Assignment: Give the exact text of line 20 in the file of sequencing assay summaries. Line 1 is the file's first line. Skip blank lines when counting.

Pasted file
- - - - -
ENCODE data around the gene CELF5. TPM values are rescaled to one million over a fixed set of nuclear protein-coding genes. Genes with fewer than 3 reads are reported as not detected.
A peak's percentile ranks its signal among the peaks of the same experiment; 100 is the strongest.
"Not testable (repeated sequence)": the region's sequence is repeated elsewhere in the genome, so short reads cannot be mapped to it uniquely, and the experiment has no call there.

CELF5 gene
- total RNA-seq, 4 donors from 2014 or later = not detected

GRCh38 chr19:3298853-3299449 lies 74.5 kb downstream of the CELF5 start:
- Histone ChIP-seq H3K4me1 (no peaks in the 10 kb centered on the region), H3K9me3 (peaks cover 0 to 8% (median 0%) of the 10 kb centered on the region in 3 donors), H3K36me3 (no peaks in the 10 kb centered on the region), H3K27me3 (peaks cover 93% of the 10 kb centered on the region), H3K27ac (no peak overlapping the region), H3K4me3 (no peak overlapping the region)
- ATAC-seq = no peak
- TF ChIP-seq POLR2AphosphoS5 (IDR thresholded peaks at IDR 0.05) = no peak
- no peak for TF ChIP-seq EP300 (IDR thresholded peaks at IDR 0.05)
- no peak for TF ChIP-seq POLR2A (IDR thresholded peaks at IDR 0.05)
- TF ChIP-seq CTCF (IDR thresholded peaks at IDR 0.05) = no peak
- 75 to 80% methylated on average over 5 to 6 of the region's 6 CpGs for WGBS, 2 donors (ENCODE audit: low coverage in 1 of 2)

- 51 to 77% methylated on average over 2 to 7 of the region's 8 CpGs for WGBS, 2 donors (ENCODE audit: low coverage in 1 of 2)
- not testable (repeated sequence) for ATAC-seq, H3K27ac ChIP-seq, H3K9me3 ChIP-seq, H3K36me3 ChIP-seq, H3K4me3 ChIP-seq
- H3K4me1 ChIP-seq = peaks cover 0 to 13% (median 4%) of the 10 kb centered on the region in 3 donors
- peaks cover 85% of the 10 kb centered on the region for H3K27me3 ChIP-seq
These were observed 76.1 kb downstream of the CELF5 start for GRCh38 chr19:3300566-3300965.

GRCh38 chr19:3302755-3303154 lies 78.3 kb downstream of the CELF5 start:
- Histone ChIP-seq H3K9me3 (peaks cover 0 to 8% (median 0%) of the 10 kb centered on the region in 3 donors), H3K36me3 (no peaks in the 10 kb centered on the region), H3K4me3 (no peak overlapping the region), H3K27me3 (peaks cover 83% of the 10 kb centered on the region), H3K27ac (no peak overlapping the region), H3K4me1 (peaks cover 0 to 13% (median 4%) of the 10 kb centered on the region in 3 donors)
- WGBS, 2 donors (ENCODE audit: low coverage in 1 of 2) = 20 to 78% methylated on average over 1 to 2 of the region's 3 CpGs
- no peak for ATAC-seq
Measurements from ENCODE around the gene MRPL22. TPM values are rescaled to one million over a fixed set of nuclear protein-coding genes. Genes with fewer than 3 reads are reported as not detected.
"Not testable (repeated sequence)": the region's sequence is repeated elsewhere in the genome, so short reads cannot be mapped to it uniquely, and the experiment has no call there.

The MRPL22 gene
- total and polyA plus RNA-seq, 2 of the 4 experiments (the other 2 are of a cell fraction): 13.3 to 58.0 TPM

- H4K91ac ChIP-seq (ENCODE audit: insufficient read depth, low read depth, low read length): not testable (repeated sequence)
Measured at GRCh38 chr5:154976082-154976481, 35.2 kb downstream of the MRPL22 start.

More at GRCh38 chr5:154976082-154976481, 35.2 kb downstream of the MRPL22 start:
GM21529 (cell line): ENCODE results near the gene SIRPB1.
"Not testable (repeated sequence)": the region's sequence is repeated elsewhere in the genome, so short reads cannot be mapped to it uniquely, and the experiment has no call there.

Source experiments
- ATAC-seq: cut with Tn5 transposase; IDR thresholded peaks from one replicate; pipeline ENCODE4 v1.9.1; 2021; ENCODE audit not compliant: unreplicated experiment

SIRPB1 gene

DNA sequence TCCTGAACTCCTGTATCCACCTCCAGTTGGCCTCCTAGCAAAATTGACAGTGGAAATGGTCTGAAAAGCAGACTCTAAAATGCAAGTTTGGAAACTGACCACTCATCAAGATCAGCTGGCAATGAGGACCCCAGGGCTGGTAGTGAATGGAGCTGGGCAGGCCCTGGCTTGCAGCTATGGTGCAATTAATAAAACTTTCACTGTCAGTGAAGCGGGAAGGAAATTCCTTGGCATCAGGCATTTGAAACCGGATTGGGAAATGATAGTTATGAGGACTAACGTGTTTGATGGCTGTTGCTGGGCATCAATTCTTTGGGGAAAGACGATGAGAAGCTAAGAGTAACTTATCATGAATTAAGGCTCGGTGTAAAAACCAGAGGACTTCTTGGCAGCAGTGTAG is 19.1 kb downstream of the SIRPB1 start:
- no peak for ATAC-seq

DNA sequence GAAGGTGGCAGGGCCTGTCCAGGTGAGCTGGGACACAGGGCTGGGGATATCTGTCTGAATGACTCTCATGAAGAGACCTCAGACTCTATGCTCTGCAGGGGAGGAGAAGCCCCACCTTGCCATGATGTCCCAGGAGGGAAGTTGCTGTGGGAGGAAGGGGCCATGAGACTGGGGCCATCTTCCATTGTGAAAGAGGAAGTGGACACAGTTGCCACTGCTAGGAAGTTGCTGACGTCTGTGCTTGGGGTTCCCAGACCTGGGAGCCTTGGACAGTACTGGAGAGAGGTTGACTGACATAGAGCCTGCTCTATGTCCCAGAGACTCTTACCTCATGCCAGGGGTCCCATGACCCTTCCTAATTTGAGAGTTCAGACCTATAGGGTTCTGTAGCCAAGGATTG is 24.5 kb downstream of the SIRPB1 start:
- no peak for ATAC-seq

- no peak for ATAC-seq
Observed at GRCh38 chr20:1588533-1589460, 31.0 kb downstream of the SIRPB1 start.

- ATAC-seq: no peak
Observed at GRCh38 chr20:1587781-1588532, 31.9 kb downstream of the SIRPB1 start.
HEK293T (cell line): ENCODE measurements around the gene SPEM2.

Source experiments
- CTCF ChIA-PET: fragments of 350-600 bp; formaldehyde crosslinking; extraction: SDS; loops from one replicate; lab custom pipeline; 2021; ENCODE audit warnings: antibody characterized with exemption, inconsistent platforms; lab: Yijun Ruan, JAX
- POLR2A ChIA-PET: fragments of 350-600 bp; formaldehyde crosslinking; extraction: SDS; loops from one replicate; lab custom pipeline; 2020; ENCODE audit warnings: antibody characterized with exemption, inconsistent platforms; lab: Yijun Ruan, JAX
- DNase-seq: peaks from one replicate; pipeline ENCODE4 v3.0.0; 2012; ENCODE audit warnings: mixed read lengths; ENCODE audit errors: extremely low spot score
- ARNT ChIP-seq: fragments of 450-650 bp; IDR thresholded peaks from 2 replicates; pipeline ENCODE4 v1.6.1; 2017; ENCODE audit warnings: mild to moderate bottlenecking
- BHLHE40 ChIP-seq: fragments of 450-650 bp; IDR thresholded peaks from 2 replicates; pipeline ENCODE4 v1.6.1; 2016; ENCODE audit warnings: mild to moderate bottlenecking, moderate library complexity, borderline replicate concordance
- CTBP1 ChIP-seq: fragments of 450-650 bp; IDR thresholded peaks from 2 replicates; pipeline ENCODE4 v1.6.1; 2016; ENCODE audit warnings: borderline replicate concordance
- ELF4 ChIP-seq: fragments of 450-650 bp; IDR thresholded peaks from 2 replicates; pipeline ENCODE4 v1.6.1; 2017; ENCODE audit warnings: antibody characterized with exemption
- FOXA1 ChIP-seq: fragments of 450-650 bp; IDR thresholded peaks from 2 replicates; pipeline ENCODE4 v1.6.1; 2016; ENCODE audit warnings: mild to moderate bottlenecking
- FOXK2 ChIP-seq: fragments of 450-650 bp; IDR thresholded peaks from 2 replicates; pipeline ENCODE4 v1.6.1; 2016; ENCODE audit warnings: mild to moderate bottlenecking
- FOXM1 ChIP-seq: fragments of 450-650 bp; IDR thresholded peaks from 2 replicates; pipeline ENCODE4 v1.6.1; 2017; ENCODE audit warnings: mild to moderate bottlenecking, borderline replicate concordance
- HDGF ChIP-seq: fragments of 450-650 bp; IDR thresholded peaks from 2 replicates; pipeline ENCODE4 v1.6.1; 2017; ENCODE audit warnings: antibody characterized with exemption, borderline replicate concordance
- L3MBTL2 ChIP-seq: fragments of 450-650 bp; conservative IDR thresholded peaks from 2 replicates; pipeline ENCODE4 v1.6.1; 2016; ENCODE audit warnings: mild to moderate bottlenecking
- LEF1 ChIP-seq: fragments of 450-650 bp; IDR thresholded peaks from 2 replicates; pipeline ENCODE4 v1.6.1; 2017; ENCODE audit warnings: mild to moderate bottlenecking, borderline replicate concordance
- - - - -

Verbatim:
- Histone ChIP-seq H3K9me3 (peaks cover 0 to 8% (median 0%) of the 10 kb centered on the region in 3 donors), H3K36me3 (no peaks in the 10 kb centered on the region), H3K4me3 (no peak overlapping the region), H3K27me3 (peaks cover 83% of the 10 kb centered on the region), H3K27ac (no peak overlapping the region), H3K4me1 (peaks cover 0 to 13% (median 4%) of the 10 kb centered on the region in 3 donors)